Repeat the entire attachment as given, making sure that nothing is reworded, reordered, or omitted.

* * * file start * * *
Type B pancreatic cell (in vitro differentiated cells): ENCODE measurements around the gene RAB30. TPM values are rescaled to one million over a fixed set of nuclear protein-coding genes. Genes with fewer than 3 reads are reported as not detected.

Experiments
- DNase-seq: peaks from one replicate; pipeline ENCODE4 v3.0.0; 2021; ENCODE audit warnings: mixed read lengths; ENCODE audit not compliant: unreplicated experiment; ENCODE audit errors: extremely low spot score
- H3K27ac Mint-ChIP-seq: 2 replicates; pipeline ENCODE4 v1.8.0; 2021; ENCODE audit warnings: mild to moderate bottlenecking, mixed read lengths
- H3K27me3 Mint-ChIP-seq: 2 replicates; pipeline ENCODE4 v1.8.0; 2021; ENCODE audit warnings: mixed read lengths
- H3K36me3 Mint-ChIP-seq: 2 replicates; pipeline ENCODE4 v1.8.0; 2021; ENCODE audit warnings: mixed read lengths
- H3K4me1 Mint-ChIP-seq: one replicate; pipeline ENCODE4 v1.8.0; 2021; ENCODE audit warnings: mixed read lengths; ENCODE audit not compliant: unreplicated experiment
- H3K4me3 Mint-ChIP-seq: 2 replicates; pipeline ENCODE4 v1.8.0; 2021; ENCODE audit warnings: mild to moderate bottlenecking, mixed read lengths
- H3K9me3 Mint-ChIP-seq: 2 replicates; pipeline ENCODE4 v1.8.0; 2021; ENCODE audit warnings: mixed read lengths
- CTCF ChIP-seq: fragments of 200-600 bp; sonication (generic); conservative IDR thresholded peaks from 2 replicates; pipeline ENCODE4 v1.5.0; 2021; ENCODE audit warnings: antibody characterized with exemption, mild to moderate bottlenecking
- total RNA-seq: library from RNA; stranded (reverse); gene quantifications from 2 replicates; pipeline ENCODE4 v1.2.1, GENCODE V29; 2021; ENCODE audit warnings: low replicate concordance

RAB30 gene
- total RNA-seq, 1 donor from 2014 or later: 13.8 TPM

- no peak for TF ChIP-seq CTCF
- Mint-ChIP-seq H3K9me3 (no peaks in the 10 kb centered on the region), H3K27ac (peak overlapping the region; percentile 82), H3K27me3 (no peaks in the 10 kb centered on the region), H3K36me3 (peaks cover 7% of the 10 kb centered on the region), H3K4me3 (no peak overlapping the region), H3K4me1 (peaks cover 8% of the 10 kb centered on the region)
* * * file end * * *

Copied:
Type B pancreatic cell (in vitro differentiated cells): ENCODE measurements around the gene RAB30. TPM values are rescaled to one million over a fixed set of nuclear protein-coding genes. Genes with fewer than 3 reads are reported as not detected.

Experiments
- DNase-seq: peaks from one replicate; pipeline ENCODE4 v3.0.0; 2021; ENCODE audit warnings: mixed read lengths; ENCODE audit not compliant: unreplicated experiment; ENCODE audit errors: extremely low spot score
- H3K27ac Mint-ChIP-seq: 2 replicates; pipeline ENCODE4 v1.8.0; 2021; ENCODE audit warnings: mild to moderate bottlenecking, mixed read lengths
- H3K27me3 Mint-ChIP-seq: 2 replicates; pipeline ENCODE4 v1.8.0; 2021; ENCODE audit warnings: mixed read lengths
- H3K36me3 Mint-ChIP-seq: 2 replicates; pipeline ENCODE4 v1.8.0; 2021; ENCODE audit warnings: mixed read lengths
- H3K4me1 Mint-ChIP-seq: one replicate; pipeline ENCODE4 v1.8.0; 2021; ENCODE audit warnings: mixed read lengths; ENCODE audit not compliant: unreplicated experiment
- H3K4me3 Mint-ChIP-seq: 2 replicates; pipeline ENCODE4 v1.8.0; 2021; ENCODE audit warnings: mild to moderate bottlenecking, mixed read lengths
- H3K9me3 Mint-ChIP-seq: 2 replicates; pipeline ENCODE4 v1.8.0; 2021; ENCODE audit warnings: mixed read lengths
- CTCF ChIP-seq: fragments of 200-600 bp; sonication (generic); conservative IDR thresholded peaks from 2 replicates; pipeline ENCODE4 v1.5.0; 2021; ENCODE audit warnings: antibody characterized with exemption, mild to moderate bottlenecking
- total RNA-seq: library from RNA; stranded (reverse); gene quantifications from 2 replicates; pipeline ENCODE4 v1.2.1, GENCODE V29; 2021; ENCODE audit warnings: low replicate concordance

RAB30 gene
- total RNA-seq, 1 donor from 2014 or later: 13.8 TPM

- no peak for TF ChIP-seq CTCF
- Mint-ChIP-seq H3K9me3 (no peaks in the 10 kb centered on the region), H3K27ac (peak overlapping the region; percentile 82), H3K27me3 (no peaks in the 10 kb centered on the region), H3K36me3 (peaks cover 7% of the 10 kb centered on the region), H3K4me3 (no peak overlapping the region), H3K4me1 (peaks cover 8% of the 10 kb centered on the region)